For years, Fisher and Myers kept in touch. Until Myers' death in 1992, they exchanged calls every March 10.

    In 1999, a supply vessel for the Navy was named after Fisher. A Utah highway also bears his name, along with a park in Kuna, Idaho.

    His plane, pocked with bullet holes, is on display at the National Museum of the United States Air Force at Wright-Patterson Air Force Base in Ohio.

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    Worth a post if only for a most memorable quote. Well said mate!



    The atheist community is mourning the death of Victor Stenger, a prominent physicist who championed rooting out religion from the public sphere and was best known for quipping: “Science flies you to the moon. Religion flies you into buildings.”

    Stenger, who also graced a short list of authors who hit The New York Times best-seller list writing about atheism, died Aug. 25 in Hawaii. He was 79.

    Atheist, skeptic and science blogs, in the U.S. and in England, were filled with tributes and remembrances over the long holiday weekend.

    “Vic was an unassuming physicist and teacher who took on the challenge [of] taking science out of the classroom and applied it to some of our most sacred cows, from psychics and New Age belief to Intelligent Design creationism,” skeptic D.J. Grothe said on The Friendly Atheist blog.

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    NEW YORK) -- Actor Richard Kiel, who starred in two James Bond films as the steel-toothed villain Jaws, died Wednesday. He was 74.



    The 7-foot-2-inch actor was best known for playing the Bond villain in 1977′s The Spy Who Loved Me and 1979′s Moonraker, but a new generation got to know Kiel from his role in 1996′s Happy Gilmore as Adam Sandler’s adversary-turned-ally towards the end of the film.

    His representative called him “a giant actor, a giant man, [and] a giant friend.”

    “He was very loyal as we had a thirty-five year client and friend relationship,” his representative told ABC News. “He was a wonderful husband and great father. Richard lived life to the fullest, and I will miss him. A show business giant has left the stage. RIP dear friend.”



    Read On ABC News Radio: James Bond, "Happy Gilmore" Actor Richard Kiel Dies at[at]74 - Entertainment News - ABC News Radio

  22. #2522
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    Primal Scream guitarist Robert 'Throb' Young dies



    Robert Young (right) is pictured with Primal Scream in 2003, three years before he left the group


    Robert "Throb" Young, the guitarist who helped Primal Scream to rock stardom in the 1990s, has died.

    Young founded the band with school friend and singer Bobby Gillespie in Glasgow in 1984.

    They hit the heights with psych-pop album Screamadelica in 1991, which included songs like Movin' on Up and Loaded and won the first Mercury Prize.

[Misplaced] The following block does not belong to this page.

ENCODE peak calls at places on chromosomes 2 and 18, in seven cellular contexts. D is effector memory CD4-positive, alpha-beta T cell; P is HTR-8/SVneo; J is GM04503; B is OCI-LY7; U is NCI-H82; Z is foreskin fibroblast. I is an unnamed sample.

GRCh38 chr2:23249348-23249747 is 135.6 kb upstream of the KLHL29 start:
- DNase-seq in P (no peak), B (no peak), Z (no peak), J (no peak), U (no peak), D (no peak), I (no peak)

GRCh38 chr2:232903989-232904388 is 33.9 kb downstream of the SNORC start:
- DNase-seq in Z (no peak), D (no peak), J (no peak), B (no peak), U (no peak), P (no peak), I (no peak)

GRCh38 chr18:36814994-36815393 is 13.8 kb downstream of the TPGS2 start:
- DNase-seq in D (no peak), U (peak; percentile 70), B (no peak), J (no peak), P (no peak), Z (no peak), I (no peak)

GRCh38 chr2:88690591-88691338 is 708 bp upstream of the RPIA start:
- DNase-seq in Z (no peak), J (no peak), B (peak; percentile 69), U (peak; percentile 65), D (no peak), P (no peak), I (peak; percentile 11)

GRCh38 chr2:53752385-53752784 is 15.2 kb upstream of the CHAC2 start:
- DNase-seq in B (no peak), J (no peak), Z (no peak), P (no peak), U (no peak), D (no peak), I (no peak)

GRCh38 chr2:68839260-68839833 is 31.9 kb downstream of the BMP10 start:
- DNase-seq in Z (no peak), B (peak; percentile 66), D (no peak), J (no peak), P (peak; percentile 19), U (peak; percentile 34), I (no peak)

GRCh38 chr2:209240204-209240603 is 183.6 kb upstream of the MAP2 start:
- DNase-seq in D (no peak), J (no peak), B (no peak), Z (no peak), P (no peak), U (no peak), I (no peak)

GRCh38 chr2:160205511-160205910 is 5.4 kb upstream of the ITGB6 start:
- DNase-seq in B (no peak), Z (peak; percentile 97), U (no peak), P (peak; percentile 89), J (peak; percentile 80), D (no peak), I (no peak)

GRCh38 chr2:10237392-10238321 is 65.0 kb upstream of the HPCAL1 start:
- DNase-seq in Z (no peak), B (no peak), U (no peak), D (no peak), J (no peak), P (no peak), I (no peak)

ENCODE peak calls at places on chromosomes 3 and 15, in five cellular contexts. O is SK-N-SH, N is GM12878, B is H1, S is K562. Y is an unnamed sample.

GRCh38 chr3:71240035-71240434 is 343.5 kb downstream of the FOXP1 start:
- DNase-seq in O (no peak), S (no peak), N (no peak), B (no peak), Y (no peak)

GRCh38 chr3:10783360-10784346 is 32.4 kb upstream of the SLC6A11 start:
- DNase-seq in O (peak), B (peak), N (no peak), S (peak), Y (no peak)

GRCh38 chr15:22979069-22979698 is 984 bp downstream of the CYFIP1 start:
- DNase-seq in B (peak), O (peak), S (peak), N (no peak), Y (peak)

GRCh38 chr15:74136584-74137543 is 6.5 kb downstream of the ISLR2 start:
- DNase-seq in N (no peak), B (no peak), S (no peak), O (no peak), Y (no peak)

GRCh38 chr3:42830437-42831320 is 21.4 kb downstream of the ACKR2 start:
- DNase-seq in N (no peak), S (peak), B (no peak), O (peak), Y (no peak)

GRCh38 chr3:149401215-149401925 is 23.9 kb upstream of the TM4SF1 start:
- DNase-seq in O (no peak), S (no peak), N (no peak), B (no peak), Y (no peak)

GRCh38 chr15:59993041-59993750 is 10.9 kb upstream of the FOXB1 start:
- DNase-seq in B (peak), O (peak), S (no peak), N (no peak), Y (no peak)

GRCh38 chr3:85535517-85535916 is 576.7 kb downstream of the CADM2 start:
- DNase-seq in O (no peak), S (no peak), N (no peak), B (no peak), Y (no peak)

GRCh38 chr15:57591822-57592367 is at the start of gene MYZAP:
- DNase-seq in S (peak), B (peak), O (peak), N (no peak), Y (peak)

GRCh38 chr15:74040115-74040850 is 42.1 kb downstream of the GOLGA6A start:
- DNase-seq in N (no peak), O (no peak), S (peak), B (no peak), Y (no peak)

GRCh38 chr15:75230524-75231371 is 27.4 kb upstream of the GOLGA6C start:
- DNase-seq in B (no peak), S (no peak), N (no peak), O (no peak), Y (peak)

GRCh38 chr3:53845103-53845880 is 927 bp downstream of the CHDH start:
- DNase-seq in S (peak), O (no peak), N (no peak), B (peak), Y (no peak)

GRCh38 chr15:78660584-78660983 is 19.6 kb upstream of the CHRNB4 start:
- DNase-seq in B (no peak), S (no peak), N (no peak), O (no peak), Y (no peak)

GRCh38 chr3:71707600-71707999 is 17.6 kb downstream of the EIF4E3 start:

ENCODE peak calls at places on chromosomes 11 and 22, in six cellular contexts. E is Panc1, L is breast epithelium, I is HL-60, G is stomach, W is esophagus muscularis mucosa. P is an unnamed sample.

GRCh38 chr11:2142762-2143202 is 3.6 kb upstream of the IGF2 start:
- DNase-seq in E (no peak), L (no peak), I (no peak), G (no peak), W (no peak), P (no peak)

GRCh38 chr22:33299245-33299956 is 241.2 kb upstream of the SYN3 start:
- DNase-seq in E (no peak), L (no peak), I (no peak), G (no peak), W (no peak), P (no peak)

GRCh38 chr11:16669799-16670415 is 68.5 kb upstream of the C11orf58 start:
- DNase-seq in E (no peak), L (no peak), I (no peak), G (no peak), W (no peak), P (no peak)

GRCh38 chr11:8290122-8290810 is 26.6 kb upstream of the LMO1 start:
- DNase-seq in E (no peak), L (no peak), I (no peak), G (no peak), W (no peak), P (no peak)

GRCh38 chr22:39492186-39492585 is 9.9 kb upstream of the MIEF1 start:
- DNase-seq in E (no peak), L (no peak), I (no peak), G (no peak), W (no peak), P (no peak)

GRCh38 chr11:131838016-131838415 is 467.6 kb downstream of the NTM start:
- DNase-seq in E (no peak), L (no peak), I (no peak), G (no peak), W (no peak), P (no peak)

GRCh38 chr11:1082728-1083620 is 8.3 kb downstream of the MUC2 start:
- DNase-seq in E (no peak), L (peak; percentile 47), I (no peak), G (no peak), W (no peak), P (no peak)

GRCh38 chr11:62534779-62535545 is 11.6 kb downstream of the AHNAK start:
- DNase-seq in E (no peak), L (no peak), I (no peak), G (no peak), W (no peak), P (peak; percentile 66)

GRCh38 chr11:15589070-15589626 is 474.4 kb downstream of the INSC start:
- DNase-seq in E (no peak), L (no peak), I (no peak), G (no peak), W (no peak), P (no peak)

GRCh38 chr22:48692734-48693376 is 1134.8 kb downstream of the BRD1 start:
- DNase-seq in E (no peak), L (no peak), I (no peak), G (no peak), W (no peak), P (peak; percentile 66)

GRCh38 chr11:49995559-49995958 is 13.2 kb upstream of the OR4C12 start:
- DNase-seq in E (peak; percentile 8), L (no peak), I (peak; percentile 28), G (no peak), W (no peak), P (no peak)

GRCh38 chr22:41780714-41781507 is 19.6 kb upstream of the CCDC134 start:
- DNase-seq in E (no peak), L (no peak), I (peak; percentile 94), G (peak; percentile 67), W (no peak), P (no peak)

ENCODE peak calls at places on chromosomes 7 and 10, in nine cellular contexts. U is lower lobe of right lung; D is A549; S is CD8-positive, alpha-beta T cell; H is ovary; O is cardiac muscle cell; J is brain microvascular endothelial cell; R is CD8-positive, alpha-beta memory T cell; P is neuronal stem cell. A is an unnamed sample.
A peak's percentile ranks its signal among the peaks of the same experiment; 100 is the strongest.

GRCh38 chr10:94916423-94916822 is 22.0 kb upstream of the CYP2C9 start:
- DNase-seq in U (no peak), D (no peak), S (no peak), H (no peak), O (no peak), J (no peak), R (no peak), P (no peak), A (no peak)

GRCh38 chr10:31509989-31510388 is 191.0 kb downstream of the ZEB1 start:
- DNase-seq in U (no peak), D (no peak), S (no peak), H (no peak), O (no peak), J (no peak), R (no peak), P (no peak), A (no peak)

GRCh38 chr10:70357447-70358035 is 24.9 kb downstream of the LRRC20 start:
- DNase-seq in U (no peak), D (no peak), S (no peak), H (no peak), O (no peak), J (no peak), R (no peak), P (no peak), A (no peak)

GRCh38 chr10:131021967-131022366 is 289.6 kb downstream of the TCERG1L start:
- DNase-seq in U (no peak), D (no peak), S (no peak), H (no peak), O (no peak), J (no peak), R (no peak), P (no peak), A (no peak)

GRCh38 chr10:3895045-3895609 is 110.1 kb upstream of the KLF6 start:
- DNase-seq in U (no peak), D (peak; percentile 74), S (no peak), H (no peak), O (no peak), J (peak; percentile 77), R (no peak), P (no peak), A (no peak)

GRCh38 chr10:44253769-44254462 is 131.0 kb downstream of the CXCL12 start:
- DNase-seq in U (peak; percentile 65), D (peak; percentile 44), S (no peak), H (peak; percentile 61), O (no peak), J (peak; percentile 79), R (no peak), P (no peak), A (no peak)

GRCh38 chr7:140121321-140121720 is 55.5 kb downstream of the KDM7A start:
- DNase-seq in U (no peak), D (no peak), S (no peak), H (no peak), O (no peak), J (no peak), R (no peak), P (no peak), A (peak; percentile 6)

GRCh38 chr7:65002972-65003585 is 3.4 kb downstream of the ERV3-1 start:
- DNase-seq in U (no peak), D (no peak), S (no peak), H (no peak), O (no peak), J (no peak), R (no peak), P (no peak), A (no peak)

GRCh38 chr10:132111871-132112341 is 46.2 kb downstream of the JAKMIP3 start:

Young left the group in 2006 to deal with what Gillespie described as "problems in his personal life".

    When the news of his death emerged on Thursday, former Oasis singer Liam Gallagher wrote on Twitter: "RIP Robert Young AKA 'Throb'. Live Forever LG x"

    Author Irvine Welsh wrote: "RIP Robert Young. One of the best, the most beautiful, who WAS rock n roll. Big love bro, give them it big time over the other side. #Throb"

    The Charlatans singer Tim Burgess wrote: "So sad to hear of the death of Rob 'Throb' Young… A real good un."

  23. #2523
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    Quote Originally Posted by harrybarracuda View Post
    NEW YORK) -- Actor Richard Kiel, who starred in two James Bond films as the steel-toothed villain Jaws, died Wednesday. He was 74.



    The 7-foot-2-inch actor was best known for playing the Bond villain in 1977′s The Spy Who Loved Me and 1979′s Moonraker, but a new generation got to know Kiel from his role in 1996′s Happy Gilmore as Adam Sandler’s adversary-turned-ally towards the end of the film.

    His representative called him “a giant actor, a giant man, [and] a giant friend.”

    “He was very loyal as we had a thirty-five year client and friend relationship,” his representative told ABC News. “He was a wonderful husband and great father. Richard lived life to the fullest, and I will miss him. A show business giant has left the stage. RIP dear friend.”



    Read On ABC News Radio: James Bond, "Happy Gilmore" Actor Richard Kiel Dies at[at]74 - Entertainment News - ABC News Radio



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    Gratuitous shot of Barbara Bach in a bikini.

    Nice work.


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    11,678
    Quote Originally Posted by harrybarracuda
    “I didn’t get out and if I did, I wouldn’t have been able to ride a motorbike anyway.”
    He could pilot a Wellington bomber, but could not ride a motorbike?
    I can ride a motorbike but could not pilot a Wellington. Puts Ms Rivers life into perspective anyway. Well done Taff.